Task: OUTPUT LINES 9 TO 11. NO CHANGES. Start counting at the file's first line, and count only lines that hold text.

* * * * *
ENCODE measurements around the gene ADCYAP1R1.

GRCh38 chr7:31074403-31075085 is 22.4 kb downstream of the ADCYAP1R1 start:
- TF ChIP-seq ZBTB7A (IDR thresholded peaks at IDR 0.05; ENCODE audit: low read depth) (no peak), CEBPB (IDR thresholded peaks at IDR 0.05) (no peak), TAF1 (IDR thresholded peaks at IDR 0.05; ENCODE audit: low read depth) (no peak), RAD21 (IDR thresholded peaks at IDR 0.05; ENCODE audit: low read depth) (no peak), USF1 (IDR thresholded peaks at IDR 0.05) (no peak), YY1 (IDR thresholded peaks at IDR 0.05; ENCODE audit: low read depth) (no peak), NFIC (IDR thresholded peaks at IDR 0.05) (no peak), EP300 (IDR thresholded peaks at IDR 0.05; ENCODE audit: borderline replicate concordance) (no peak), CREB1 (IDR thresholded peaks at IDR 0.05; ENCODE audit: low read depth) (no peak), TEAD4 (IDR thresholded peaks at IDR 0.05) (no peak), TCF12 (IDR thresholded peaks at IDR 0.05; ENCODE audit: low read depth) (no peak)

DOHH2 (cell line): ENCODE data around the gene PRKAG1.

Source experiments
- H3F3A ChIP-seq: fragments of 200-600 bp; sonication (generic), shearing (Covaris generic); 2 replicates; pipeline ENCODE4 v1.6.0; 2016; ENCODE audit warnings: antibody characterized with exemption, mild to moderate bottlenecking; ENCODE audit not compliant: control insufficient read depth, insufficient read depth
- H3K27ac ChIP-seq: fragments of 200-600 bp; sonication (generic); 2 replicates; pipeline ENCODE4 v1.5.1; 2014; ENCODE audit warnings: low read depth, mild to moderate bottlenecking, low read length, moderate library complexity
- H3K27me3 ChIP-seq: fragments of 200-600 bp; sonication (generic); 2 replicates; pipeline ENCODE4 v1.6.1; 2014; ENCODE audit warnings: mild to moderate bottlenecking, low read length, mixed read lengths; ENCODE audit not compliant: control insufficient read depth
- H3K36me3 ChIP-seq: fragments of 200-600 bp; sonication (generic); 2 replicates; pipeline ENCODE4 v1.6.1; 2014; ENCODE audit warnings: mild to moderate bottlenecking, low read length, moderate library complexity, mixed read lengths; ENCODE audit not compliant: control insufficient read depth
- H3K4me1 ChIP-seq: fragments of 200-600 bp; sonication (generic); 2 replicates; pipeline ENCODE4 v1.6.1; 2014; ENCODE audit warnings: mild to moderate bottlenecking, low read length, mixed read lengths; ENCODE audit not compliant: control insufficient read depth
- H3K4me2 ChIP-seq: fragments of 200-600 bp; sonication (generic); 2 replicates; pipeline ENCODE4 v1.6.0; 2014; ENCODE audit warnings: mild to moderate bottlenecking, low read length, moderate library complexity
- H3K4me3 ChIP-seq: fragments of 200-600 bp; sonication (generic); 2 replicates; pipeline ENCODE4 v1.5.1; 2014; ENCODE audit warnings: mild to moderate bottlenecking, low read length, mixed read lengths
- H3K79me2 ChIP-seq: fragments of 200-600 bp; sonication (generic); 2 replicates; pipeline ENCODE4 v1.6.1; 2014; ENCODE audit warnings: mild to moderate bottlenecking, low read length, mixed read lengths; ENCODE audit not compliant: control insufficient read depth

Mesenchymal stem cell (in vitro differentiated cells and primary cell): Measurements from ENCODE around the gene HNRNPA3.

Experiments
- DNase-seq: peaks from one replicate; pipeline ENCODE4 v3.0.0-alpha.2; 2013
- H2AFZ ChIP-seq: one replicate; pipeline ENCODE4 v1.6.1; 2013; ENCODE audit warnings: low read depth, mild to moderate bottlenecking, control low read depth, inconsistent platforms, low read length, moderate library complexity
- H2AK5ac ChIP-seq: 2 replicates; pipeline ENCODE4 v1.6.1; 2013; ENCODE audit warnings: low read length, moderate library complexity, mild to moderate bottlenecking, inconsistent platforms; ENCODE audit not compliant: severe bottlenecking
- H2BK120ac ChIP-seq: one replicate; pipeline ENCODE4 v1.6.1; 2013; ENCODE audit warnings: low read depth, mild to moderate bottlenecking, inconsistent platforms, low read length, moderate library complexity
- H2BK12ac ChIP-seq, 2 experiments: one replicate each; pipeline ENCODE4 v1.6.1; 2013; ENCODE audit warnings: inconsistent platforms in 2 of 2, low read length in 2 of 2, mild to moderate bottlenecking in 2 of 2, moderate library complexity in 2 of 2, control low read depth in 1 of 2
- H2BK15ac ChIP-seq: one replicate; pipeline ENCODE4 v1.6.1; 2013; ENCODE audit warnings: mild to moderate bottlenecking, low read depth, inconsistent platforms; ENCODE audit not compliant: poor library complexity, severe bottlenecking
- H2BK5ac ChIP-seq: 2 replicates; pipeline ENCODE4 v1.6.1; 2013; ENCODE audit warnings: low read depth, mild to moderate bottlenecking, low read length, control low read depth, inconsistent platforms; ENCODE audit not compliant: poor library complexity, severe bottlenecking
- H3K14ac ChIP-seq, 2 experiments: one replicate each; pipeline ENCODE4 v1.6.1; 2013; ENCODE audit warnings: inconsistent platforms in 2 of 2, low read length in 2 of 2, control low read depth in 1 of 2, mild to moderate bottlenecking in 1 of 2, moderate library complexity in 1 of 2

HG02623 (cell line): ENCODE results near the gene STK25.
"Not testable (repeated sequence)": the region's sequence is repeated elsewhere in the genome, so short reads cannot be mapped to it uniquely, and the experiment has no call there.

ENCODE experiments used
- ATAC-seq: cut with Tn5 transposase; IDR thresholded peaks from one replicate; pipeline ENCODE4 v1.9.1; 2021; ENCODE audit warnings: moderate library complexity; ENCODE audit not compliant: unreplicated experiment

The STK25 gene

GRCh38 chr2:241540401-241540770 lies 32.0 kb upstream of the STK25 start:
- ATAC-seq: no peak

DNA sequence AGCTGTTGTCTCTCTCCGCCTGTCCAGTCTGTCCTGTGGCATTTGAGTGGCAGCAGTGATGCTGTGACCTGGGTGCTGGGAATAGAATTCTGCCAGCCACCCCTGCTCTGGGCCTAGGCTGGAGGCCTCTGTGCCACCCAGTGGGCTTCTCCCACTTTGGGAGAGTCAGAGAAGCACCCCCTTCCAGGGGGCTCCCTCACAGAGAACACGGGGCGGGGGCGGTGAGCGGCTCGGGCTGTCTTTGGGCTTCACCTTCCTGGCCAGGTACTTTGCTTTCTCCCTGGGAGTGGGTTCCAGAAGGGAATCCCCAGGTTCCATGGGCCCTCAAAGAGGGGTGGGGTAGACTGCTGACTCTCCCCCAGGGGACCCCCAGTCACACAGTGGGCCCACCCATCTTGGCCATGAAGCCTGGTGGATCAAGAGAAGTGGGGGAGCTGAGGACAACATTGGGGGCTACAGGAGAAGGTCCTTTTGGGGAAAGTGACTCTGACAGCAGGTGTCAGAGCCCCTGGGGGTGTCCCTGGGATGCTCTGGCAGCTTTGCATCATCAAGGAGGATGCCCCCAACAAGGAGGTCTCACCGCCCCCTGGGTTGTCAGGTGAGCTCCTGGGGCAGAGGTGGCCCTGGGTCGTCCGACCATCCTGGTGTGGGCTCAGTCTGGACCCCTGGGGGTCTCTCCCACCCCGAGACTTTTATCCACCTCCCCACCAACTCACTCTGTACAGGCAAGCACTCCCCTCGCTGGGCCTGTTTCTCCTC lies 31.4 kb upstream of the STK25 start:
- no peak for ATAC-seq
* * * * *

- H3K36me3 ChIP-seq: fragments of 200-600 bp; sonication (generic); 2 replicates; pipeline ENCODE4 v1.6.1; 2014; ENCODE audit warnings: mild to moderate bottlenecking, low read length, moderate library complexity, mixed read lengths; ENCODE audit not compliant: control insufficient read depth
- H3K4me1 ChIP-seq: fragments of 200-600 bp; sonication (generic); 2 replicates; pipeline ENCODE4 v1.6.1; 2014; ENCODE audit warnings: mild to moderate bottlenecking, low read length, mixed read lengths; ENCODE audit not compliant: control insufficient read depth
- H3K4me2 ChIP-seq: fragments of 200-600 bp; sonication (generic); 2 replicates; pipeline ENCODE4 v1.6.0; 2014; ENCODE audit warnings: mild to moderate bottlenecking, low read length, moderate library complexity